A strategy of propping up and supporting, with taxpayer funds, investments in polluting energy infrastructure that still may be vulnerable to running into economic difficulties during operational lifetimes appears highly questionable when alternative investment opportunities are continuously arising in the renewable energy sector. These clearly would fit more suitably with a long-term strategy to steer the Polish energy sector towards alignment with EU climate goals, while taxpayer funds could also be used more effectively to stimulate accelerated deployment in this area.

Renewables already cheaper investments than new fossil gas in Poland

When directly comparing the levelised cost of energy (LCOE) of new renewables to the projected LCOEs of the planned fossil gas plant projects Carbon Tracker analysed, we find that all five projects will be more costly investments than either new onshore wind, offshore wind, or solar farms. Even solar with battery storage technology installed will also be cheaper from 2024 and onshore wind farms with storage from 2025.

The 750 MW Grudziądz fossil gas plant project, which is not planned to start-up until 2027, will enter the market as uncompetitive with even offshore wind technology with storage costs from day one, as falling costs for renewables and batteries over time contrast with rising costs for gas.

Figure 2: LCOE of New Gas in Poland Versus LCOE of New Renewables. (© Carbon Tracker Analysis)

Poland’s vast Baltic Sea coastline particularly offers plentiful opportunities to the country in the offshore wind sector. This technology can deliver load factors of more than 40%, with this projected to reach levels well above 50% by the end of the decade as turbine infrastructure continues to improve, meaning supply services will be comparable to that of new gas-fired plants whilst being available at lower overall cost to the system.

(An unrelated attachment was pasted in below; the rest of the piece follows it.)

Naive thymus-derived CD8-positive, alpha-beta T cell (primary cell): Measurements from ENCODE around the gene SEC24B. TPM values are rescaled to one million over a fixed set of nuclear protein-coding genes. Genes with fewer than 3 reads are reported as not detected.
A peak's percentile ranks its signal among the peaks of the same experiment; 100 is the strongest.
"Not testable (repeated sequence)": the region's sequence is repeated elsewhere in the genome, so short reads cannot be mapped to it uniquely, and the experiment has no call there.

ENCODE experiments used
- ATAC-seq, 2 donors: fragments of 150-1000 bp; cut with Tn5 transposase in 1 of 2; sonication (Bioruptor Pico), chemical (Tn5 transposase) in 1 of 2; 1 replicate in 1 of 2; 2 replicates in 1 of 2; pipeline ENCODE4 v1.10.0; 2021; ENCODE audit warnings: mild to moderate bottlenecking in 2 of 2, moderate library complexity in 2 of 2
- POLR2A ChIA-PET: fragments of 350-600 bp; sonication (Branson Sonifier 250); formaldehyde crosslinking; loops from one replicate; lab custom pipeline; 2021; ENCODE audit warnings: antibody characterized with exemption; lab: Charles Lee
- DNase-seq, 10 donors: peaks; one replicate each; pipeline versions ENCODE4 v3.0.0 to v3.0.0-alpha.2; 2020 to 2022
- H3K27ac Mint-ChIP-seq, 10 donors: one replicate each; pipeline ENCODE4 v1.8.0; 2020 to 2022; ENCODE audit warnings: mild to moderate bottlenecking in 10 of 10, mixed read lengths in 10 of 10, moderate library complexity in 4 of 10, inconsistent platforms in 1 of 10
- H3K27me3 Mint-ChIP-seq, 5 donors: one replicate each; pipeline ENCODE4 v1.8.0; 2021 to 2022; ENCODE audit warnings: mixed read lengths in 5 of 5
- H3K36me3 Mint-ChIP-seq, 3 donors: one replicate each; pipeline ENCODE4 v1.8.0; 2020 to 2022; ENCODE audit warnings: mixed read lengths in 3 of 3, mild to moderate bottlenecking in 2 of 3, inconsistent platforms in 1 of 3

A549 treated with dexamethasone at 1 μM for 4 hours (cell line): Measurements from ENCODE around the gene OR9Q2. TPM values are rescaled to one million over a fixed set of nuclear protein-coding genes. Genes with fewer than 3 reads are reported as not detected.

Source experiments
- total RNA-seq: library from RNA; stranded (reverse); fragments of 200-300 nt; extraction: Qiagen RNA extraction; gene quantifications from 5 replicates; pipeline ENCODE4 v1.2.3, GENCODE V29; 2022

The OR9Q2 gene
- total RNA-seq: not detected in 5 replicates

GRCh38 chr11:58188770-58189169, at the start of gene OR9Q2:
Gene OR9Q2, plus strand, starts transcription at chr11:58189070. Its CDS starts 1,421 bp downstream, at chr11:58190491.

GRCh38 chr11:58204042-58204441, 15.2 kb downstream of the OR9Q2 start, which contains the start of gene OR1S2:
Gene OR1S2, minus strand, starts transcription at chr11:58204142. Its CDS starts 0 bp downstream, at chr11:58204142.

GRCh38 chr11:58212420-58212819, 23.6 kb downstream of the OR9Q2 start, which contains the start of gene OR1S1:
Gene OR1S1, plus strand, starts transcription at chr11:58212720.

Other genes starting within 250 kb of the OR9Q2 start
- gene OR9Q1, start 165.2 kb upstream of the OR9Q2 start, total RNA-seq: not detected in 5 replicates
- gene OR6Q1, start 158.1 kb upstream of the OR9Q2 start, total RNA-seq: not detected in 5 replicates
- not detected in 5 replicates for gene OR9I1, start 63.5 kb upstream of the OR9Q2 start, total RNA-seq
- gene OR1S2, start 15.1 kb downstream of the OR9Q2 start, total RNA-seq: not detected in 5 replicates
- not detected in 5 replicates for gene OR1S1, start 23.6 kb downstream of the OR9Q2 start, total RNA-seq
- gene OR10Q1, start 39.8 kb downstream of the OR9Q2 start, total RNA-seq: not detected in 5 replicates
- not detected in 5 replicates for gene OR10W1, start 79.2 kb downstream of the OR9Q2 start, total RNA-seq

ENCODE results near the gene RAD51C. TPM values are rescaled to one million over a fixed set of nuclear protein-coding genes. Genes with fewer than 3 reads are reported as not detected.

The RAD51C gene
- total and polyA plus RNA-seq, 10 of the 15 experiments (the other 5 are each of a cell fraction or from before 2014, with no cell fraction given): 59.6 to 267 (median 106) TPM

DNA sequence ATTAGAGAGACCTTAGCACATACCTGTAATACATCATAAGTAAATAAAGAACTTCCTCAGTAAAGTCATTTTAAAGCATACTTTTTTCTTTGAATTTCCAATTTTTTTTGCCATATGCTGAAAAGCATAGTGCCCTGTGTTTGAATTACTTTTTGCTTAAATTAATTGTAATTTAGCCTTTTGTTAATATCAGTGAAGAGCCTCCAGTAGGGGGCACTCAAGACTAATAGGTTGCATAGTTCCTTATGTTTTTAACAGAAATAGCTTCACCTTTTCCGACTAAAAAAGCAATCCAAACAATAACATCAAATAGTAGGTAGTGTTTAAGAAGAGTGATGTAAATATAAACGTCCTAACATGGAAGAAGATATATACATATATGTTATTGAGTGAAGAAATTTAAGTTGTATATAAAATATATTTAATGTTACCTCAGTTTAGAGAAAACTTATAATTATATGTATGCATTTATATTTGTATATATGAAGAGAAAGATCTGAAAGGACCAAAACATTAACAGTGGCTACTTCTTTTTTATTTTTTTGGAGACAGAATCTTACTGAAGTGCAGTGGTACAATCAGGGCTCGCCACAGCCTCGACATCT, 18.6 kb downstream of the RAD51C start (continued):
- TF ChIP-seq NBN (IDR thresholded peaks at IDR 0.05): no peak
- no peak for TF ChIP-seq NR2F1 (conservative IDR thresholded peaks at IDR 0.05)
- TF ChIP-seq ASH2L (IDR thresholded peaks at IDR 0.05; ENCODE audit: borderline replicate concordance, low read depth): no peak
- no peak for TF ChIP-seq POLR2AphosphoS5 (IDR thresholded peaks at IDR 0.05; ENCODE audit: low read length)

New large-scale gas incompatible with net zero

Developers of new large-scale gas plants typically plan for lifetimes of around 30 years. Committing to the burning of fossil fuels for this length of time will make it virtually impossible for Poland to make a sufficient contribution to the EU’s 2050 climate neutrality goal, however.

In fact, Carbon Tracker projects that the average lifetime of these projects will need to be limited to just seven years before operational retirement is reached, demonstrating the extent to which a strategy of building so many new large-scale gas-fired power stations at this stage falls outside of a net zero emissions effort trajectory.

The Polish government could leave itself exposed to the risk of compensation claims from project developers if it allows plants to be built before later forcing their early closure in line with the required net zero emissions pathway. Blocking new large-scale fossil gas developments from proceeding now and instead turning towards a cleaner energy future would alleviate this risk.


¹ Capacity market mechanism is designed to ensure system supply security by providing additional out-of-market revenues to generators in return for grid reliability services.

² Estimate based on average capacity payment awarded in last two auctions.


Jonathan Sims works in the Power & Utilities Team of Carbon Tracker as a Senior Analyst. Prior, he spent eight years with commodity and energy sector focused business intelligence provider Argus Media. There, he initially worked on power trading analysis before leading the company’s emissions markets coverage.


The "Energiewende Team" has an administrative function. We use this account to repost all the best articles about the global Energiewende from around the web.

Leave a Reply

Your email address will not be published. Required fields are marked *